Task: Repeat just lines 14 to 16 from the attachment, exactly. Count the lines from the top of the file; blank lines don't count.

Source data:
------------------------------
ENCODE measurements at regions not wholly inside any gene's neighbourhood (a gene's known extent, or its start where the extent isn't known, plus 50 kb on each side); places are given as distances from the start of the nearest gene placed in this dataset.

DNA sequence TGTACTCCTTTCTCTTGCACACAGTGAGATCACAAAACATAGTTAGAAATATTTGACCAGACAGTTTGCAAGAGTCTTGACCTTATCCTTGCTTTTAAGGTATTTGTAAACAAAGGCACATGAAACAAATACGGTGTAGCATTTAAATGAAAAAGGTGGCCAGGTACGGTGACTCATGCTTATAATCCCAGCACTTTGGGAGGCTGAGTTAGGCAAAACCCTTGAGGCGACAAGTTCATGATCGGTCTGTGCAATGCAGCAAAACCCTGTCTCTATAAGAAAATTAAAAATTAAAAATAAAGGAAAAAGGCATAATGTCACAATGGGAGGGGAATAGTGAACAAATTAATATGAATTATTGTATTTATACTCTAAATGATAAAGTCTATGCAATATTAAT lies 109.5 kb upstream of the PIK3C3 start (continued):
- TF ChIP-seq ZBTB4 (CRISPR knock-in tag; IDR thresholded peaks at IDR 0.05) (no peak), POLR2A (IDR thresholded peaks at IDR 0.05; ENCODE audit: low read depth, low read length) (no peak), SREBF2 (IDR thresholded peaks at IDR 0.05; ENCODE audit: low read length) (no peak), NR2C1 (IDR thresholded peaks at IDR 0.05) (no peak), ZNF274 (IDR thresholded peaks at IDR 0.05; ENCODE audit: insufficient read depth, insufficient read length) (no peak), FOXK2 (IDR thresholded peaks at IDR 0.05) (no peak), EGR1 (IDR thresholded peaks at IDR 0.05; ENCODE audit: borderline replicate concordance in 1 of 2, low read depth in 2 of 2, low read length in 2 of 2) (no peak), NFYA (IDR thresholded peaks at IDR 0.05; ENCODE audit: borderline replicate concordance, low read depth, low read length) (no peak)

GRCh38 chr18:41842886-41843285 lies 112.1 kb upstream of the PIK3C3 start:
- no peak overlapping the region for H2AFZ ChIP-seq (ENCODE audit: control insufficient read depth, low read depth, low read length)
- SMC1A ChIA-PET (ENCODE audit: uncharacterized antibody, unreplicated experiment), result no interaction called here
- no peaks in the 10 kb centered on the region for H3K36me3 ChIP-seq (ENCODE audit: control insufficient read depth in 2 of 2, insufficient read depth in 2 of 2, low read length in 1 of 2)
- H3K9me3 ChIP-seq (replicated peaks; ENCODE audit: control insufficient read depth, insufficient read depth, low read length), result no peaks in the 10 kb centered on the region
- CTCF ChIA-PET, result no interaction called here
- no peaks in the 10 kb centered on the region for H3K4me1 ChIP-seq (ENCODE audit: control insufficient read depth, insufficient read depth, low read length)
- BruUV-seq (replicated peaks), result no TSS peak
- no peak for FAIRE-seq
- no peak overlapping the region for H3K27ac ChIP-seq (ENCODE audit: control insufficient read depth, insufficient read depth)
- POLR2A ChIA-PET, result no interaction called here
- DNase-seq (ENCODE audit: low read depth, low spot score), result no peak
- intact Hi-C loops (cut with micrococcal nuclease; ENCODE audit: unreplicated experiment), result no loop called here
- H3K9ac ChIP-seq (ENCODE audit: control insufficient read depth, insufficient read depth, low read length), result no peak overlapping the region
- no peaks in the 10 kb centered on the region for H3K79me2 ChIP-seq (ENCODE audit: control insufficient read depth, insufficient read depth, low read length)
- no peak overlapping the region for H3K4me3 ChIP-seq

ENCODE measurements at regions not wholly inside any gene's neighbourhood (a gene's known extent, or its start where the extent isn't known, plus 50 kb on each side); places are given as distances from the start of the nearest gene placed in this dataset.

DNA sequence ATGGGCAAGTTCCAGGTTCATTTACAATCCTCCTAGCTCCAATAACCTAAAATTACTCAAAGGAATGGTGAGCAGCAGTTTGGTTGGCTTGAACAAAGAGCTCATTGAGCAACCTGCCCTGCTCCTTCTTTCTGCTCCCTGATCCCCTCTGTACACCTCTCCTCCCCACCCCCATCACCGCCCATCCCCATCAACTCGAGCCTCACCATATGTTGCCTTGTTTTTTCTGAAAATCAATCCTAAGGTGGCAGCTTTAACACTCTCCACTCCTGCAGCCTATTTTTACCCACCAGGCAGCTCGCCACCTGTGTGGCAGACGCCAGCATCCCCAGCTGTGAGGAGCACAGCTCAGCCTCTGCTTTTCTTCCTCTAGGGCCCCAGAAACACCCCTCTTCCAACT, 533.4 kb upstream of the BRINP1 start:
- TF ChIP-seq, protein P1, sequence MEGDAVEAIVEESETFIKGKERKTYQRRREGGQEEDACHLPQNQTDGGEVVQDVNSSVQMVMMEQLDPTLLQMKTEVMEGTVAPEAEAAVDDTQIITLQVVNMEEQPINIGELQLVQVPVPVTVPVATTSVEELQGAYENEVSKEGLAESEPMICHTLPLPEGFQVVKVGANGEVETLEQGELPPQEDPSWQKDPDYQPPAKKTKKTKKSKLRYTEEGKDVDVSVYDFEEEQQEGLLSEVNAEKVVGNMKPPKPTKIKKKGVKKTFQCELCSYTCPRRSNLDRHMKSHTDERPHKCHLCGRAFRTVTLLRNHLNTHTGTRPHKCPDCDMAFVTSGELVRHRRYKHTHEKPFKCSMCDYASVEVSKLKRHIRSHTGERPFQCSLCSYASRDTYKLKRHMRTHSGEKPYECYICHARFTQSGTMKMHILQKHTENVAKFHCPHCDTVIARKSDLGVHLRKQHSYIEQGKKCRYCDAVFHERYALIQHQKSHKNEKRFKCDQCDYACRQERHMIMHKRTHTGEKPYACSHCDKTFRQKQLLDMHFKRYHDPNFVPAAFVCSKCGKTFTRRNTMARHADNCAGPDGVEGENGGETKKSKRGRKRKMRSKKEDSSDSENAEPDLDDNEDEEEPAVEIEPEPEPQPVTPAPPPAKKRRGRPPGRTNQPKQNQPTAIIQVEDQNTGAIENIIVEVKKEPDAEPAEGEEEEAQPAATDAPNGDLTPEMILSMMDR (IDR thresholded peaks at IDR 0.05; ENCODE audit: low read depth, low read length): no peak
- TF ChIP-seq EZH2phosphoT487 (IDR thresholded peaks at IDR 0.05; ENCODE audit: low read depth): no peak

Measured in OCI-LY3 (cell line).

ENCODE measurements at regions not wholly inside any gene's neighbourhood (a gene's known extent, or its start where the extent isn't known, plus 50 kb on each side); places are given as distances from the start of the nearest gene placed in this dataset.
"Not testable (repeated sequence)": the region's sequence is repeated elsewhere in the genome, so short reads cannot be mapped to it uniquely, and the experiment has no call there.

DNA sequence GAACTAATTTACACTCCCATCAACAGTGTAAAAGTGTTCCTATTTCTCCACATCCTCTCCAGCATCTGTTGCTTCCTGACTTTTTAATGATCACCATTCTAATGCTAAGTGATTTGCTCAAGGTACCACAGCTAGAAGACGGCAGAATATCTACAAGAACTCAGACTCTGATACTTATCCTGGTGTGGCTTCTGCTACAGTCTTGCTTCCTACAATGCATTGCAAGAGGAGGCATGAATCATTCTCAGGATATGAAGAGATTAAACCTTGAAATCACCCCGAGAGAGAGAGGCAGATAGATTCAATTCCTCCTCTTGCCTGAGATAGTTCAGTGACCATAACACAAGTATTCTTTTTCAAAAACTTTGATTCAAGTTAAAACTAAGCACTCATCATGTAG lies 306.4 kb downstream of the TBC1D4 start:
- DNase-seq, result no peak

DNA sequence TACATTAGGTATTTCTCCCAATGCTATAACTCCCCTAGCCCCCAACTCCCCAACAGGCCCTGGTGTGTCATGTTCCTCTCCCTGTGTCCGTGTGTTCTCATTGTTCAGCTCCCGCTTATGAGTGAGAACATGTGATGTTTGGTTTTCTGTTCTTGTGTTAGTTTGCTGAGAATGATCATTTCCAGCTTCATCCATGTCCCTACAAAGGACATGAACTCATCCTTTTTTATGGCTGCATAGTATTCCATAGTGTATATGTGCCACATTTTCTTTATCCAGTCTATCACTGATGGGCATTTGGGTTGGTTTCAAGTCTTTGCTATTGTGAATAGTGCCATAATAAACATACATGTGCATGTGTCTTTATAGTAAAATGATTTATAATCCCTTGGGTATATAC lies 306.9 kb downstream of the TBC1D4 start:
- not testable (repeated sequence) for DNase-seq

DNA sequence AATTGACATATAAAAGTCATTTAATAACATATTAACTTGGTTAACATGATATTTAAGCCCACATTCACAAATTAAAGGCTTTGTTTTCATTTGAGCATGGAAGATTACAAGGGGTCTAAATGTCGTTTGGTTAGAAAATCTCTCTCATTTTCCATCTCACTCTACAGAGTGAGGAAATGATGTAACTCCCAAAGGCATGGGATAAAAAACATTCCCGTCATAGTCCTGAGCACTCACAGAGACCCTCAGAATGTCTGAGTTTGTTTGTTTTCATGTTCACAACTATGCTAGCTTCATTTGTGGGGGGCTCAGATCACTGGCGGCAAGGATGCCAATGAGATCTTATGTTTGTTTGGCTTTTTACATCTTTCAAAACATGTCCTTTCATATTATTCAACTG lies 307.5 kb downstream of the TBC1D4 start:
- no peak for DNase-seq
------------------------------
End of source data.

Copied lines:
- POLR2A ChIA-PET, result no interaction called here
- DNase-seq (ENCODE audit: low read depth, low spot score), result no peak
- intact Hi-C loops (cut with micrococcal nuclease; ENCODE audit: unreplicated experiment), result no loop called here